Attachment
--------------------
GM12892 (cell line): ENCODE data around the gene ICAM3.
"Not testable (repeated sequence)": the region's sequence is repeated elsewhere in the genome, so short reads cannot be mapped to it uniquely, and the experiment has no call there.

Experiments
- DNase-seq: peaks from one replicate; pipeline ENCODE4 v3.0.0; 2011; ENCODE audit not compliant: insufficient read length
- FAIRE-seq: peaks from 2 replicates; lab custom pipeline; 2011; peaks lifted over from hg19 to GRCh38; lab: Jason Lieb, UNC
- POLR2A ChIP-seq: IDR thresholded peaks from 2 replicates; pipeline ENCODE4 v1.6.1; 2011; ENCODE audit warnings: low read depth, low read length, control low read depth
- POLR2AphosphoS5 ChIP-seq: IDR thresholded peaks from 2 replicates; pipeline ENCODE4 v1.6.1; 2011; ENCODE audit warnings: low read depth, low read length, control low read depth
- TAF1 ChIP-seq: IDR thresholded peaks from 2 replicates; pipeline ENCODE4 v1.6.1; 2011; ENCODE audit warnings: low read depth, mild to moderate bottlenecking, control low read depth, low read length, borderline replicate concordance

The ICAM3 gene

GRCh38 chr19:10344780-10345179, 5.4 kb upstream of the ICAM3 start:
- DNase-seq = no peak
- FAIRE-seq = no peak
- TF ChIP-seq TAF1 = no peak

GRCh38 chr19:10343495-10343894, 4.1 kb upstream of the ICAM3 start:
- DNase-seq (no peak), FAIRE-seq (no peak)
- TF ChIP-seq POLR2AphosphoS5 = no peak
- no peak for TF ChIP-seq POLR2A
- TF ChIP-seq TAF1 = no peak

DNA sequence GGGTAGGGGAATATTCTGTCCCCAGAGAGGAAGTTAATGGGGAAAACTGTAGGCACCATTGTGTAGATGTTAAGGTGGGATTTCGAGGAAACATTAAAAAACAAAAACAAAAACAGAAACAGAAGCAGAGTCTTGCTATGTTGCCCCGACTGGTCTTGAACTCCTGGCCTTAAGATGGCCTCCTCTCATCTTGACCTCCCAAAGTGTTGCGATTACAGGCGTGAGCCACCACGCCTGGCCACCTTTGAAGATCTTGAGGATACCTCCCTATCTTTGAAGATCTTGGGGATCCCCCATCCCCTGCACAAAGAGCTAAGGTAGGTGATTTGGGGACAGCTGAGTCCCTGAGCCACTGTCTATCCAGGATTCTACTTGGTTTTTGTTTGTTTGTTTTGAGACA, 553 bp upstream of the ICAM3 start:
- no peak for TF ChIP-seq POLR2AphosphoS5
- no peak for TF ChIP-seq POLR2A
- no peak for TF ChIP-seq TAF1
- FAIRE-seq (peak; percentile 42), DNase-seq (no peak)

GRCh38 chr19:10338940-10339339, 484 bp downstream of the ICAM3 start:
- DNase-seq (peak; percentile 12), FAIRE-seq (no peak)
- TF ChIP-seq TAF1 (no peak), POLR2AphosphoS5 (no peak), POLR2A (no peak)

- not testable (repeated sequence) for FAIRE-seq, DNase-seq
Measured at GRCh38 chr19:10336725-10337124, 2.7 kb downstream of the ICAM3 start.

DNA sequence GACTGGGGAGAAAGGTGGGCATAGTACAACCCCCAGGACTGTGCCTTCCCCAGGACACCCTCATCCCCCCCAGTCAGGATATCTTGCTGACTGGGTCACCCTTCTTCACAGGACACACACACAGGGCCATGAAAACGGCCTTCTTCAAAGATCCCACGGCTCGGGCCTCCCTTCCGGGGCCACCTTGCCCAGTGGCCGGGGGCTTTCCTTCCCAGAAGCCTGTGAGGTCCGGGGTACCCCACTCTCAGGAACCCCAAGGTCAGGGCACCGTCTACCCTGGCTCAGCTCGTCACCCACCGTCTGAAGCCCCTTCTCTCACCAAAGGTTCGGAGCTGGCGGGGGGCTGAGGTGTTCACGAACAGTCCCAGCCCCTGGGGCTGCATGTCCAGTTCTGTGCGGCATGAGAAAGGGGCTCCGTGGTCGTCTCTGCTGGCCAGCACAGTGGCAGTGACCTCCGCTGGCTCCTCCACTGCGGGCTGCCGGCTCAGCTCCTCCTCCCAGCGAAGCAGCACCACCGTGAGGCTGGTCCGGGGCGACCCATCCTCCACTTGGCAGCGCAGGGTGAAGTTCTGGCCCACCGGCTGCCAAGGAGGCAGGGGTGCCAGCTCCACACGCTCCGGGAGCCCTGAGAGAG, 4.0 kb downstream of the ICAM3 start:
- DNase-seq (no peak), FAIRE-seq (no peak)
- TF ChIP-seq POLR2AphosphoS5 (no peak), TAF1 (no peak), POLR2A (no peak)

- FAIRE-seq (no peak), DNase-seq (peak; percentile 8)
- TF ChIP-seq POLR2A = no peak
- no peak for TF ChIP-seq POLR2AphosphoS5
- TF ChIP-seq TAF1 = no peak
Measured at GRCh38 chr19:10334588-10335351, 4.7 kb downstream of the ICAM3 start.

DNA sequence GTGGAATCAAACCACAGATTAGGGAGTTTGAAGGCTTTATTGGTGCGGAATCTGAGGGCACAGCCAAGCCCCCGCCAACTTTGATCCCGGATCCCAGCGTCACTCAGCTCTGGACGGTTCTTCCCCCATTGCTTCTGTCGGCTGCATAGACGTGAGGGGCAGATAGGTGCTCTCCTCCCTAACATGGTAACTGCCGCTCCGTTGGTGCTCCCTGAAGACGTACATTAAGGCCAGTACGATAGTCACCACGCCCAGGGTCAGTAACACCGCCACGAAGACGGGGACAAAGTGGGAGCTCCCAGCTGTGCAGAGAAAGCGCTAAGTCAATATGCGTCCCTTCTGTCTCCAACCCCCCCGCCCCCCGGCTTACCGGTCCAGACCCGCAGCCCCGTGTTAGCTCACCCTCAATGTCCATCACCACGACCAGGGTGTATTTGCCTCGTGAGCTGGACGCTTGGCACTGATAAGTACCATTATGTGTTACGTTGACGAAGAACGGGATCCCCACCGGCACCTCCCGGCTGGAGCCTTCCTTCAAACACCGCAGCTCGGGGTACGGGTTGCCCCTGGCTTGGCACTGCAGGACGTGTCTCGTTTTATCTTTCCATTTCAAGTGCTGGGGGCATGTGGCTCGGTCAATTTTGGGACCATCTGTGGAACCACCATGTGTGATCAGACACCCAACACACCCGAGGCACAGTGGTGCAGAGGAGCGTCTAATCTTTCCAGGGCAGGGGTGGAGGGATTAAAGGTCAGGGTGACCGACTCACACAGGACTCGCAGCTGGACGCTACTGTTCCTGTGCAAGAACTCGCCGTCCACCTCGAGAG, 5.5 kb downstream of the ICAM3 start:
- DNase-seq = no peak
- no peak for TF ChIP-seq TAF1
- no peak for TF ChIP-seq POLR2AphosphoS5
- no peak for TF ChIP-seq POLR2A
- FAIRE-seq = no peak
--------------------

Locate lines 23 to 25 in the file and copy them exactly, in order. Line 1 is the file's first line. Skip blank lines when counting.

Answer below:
- FAIRE-seq (peak; percentile 42), DNase-seq (no peak)

GRCh38 chr19:10338940-10339339, 484 bp downstream of the ICAM3 start:
- DNase-seq (peak; percentile 12), FAIRE-seq (no peak)